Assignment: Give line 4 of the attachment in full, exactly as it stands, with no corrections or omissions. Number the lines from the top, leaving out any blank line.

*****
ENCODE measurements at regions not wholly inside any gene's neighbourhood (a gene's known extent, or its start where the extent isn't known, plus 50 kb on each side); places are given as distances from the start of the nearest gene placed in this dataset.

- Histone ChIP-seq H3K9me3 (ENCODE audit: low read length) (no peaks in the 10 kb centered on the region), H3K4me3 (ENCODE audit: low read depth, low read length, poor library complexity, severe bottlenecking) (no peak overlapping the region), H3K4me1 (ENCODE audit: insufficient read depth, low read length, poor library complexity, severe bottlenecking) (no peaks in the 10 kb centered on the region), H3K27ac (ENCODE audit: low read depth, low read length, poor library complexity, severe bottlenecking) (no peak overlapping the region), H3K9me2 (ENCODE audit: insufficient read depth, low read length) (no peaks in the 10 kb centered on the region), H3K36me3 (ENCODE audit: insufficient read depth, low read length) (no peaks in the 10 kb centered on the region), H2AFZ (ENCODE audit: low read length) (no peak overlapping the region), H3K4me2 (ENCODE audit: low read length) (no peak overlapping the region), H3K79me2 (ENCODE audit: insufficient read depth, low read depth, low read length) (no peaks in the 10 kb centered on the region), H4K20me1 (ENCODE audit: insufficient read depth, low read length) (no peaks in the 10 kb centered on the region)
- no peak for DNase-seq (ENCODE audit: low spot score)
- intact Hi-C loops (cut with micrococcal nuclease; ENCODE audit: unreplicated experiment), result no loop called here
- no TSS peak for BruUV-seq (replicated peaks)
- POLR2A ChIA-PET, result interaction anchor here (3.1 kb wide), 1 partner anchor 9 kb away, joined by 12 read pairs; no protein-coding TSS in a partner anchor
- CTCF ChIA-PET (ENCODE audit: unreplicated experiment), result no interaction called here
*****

- intact Hi-C loops (cut with micrococcal nuclease; ENCODE audit: unreplicated experiment), result no loop called here